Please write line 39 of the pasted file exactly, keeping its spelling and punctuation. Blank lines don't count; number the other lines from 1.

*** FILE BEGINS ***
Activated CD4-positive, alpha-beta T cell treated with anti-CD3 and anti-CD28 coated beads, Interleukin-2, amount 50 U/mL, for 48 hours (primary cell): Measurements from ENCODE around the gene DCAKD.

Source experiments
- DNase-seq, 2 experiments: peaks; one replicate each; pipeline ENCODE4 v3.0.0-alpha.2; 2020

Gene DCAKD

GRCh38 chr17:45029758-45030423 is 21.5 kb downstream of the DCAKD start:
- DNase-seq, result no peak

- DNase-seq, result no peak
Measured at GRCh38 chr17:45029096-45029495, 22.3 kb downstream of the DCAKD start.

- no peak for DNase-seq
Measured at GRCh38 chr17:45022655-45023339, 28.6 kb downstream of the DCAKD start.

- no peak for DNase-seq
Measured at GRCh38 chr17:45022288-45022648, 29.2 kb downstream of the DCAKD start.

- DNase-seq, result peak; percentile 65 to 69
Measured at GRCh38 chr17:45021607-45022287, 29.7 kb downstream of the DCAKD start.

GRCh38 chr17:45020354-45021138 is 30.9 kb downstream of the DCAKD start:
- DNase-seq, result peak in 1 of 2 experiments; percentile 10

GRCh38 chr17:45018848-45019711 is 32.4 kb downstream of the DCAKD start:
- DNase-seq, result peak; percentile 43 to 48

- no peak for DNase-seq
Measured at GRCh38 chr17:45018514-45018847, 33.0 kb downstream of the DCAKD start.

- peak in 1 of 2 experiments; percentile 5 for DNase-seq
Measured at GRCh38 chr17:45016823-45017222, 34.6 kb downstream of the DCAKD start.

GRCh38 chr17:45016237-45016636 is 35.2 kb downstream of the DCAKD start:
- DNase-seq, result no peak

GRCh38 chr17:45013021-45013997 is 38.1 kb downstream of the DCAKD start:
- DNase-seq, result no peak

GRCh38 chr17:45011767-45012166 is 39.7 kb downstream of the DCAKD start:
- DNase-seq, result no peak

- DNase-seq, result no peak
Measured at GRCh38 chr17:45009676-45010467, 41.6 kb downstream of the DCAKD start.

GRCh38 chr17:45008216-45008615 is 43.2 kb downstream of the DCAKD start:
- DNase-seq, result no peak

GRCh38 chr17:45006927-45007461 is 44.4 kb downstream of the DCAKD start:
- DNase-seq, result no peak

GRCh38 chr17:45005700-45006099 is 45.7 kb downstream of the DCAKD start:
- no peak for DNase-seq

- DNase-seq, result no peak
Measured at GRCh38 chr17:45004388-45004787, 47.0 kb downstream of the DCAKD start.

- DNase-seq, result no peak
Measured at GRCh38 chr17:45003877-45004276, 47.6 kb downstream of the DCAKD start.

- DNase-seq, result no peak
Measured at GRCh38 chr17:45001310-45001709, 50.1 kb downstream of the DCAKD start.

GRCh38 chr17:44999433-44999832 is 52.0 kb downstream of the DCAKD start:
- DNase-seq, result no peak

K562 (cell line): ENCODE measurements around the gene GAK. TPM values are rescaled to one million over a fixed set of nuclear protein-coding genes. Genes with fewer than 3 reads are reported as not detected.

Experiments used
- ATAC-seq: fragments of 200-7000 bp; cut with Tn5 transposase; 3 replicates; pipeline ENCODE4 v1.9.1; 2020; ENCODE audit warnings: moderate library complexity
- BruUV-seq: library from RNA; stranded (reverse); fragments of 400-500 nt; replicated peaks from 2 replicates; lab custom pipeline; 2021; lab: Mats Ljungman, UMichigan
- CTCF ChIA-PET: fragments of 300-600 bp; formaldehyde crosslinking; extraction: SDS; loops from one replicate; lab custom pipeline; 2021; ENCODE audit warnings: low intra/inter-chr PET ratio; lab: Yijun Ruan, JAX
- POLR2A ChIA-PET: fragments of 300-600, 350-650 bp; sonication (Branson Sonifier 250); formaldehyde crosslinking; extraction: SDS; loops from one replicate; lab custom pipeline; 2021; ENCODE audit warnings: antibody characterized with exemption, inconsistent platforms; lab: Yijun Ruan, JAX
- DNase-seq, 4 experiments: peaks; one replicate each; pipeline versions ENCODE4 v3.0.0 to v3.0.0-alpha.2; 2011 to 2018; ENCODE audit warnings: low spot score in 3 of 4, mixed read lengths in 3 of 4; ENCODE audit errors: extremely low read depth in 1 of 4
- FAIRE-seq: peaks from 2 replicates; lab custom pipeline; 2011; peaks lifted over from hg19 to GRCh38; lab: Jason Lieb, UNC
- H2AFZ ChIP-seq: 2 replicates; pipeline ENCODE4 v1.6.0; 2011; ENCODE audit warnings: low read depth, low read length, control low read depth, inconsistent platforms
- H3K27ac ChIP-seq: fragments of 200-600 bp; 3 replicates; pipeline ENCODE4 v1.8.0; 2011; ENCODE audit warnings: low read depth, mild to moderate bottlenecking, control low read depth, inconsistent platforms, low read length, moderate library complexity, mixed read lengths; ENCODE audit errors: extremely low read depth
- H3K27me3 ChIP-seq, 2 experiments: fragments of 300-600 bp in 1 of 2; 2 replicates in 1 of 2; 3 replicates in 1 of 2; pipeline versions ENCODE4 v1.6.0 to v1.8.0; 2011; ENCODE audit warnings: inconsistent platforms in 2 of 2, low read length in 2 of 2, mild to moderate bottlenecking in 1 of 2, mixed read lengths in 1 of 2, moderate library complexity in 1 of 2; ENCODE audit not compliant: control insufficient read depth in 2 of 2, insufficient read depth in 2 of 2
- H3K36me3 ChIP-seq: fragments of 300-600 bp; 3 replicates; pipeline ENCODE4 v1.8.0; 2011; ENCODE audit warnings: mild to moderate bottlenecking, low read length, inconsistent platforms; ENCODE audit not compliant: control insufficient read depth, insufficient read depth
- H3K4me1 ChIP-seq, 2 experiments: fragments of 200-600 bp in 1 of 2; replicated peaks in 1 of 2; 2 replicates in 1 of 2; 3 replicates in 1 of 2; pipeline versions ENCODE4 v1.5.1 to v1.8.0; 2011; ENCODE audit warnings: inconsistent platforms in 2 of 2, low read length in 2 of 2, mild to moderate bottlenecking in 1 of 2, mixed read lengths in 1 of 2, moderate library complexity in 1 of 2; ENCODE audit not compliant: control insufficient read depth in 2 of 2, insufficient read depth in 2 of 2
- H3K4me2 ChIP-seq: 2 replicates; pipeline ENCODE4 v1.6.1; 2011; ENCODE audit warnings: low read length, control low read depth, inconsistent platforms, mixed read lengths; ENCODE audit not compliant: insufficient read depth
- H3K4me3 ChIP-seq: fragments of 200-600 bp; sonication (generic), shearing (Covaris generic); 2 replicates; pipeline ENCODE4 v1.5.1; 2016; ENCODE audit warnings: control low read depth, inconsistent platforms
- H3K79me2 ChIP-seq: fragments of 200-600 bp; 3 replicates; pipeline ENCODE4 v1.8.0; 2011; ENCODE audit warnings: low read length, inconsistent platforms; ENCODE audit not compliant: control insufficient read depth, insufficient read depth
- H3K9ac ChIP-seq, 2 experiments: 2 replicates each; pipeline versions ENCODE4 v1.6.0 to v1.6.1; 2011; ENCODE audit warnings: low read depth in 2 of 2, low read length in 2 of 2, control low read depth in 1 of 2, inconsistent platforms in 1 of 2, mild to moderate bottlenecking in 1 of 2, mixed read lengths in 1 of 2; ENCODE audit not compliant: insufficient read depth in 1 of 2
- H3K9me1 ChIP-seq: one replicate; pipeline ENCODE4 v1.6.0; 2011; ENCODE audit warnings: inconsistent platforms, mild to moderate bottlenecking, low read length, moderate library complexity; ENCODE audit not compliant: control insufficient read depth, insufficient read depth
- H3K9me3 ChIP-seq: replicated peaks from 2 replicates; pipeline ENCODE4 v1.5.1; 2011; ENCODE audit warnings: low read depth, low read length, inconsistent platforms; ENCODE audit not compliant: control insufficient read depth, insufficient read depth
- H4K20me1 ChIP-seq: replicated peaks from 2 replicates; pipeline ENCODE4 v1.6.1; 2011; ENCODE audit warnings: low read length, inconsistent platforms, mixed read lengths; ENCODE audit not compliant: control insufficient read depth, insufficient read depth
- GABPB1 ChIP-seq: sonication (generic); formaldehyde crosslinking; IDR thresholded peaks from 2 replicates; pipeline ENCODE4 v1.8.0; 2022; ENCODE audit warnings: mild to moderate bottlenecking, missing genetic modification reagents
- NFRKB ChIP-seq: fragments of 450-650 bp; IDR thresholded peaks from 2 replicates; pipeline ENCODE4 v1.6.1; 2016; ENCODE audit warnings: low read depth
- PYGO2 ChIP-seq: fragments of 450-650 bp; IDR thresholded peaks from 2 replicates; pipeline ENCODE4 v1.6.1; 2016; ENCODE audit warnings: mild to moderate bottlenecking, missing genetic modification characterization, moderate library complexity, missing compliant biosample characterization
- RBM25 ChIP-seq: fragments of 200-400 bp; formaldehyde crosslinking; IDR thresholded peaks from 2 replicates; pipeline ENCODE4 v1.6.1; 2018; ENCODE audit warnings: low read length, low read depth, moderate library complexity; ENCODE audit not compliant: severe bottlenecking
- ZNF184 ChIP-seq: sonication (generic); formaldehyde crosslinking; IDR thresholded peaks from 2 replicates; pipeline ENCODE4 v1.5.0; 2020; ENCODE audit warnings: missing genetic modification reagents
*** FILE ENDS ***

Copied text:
- DNase-seq, result no peak